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Bits & Pieces

Hyder v Womack

2018 WL 4604535

United States District Court, M.D. Pennsylvania.
Amber Hyder, Plaintiff,
v.
Jonathan Womack and Contract Freighters, Inc., Defendants
No.3:18-cv-1583
|
Filed 09/25/2018

MEMORANDUM
RICHARD P. CONABOY UNITED STATES DISTRICT JUDGE
*1 We consider here Defendants’ Partial Motion to Dismiss, for a More Definite Statement, and to Strike (Doc. 2). The parties have fully briefed this motion (Docs. 3 and 5) and it is now ripe for review.

1. Factual Summary.1
Plaintiff’s complaint was initially filed in the Luzerne County Court of Common Pleas but this action was removed to this Court on August 7, 2018. The Court enjoys jurisdiction here on the basis of diversity of citizenship. The action arises from a motor vehicle accident that occurred in Luzerne County on May 31, 2017. Plaintiff was operating a Toyota RAV4 on the San Souci Highway in Hanover Township, Luzerne County when she slowed and came to a stop due to traffic in her lane of travel. While she was stopped, Defendant Womack, who was operating a tractor trailer owned by Defendant Contract Freighters, Inc. of Joplin, Missouri, failed to stop in time to prevent striking her vehicle in the rear. The accident caused physical damage to Plaintiff’s vehicle and she suffered physical injuries due to the impact. Plaintiff’s suit sounds in negligence and negligent entrustment. She also alleges an entitlement to punitive damages based upon her allegation that Defendant Womack operated the tractor trailer with reckless indifference to her safety or, in the alternative, that Defendant Contract Freighters, Inc. was recklessly indifferent to the safety of her and the motoring public in general in employing Defendant Womack without adequate vetting of his driving record. Defendant’s motion seeks to dismiss the punitive damages aspect of Plaintiff’s complaint, strike references to Defendant Womack as a “professional driver”, and eliminate 4 sub-paragraphs of her Complaint.

2. Legal Standard.
A party may move to dismiss a claim or claims set forth in a plaintiff’s complaint under Rule 12(b)(6) of the Federal Rules of Civil Procedure for “failure to state a claim under which relief can be granted.” The purpose of a motion to dismiss is to test the legal sufficiency of the complaint. Sturm v. Clark, 835 F.2d 1009, 1011 (3d. Cir. 1987). The Defendant bears the burden of showing that no claim has been presented. See e.g., Hedges v. United States, 404 F.3d 744, 750 (3d. Cir. 2005)(citation omitted).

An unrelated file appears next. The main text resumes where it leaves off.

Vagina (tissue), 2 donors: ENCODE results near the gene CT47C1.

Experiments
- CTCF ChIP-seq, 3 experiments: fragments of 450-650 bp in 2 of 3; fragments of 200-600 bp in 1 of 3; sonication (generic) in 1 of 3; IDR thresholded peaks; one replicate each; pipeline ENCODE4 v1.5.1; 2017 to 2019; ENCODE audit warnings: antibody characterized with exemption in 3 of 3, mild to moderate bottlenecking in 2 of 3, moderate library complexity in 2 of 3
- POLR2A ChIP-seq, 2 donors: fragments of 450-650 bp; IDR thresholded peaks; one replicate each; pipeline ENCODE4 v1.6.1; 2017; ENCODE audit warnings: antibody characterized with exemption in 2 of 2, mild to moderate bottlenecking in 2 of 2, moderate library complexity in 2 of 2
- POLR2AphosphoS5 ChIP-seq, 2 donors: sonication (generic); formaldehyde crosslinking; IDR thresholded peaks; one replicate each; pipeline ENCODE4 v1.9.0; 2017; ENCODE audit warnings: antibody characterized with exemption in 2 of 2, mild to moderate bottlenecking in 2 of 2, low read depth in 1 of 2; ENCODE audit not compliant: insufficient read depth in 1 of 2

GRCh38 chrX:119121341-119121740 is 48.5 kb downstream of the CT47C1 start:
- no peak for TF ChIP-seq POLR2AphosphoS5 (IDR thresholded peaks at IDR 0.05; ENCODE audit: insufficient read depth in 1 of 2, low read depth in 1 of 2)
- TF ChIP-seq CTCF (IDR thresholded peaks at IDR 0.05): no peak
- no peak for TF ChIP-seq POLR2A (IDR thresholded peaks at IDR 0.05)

The Third Circuit Court of Appeals has articulated the appropriate standard applicable to a motion to dismiss in light of the United States Supreme Court’s decisions in Bell Atlantic Corporation v. Twombly, 550 U.S. 433 (2007), and Ashcroft v. Iqbal, 556 U.S. 662 (2009):
[T]o survive a motion to dismiss, a complaint must contain sufficient factual matter, accepted as true to ‘state a claim that relief is plausible on its face.’ ” Iqbal, 129 S.Ct. at 1949 (citing Twombly, 550 U.S. at 570). The Court emphasized that “only a complaint that states a plausible claim for relief survives a motion to dismiss.” Id at 1950.
*2 McTernen v. City York, 577 F.3d 521, 530 (3d. Cir. 2009). The Third Circuit Court discussed the effects of Twombly and Iqbal in detail and provided a roadmap for district courts presented with a motion to dismiss for failure to state a claim in a case filed only one week before McTernen, Fowler v. UPMC Shadyside, 578 F.3d 203 (3d. Cir. 2009). That case states:
District Courts should conduct a two-part analysis. First, the factual and legal elements of a claim should be separated. The District Court must accept all of the complaint’s well-pleaded facts as true, but may disregard any legal conclusions. [Iqbal, 129 S.Ct. at 1949]. Second, a District Court must then determine whether the facts alleged in the complaint are sufficient to show that the Plaintiff has a “plausible claim for relief.” Id at 1950. In other words, a complaint must do more than allege a Plaintiff’s entitlement to relief. A complaint has to “show” such an entitlement with its facts. See Phillips v. County of Allegheny, 515 F.3d 224, 234-35 (3d. Cir. 2008). As the Supreme Court instructed in Iqbal, “[w]here the well-pleaded facts do not permit the Court to infer more than the mere possibility of misconduct, the complaint has alleged – – but it has not shown that the pleader is entitled to relief.” Iqbal, 129 S.Ct. At 1949. This “plausibility” determination will be “a context-specific task that requires the reviewing court to draw on its judicial experience and common sense.” Id.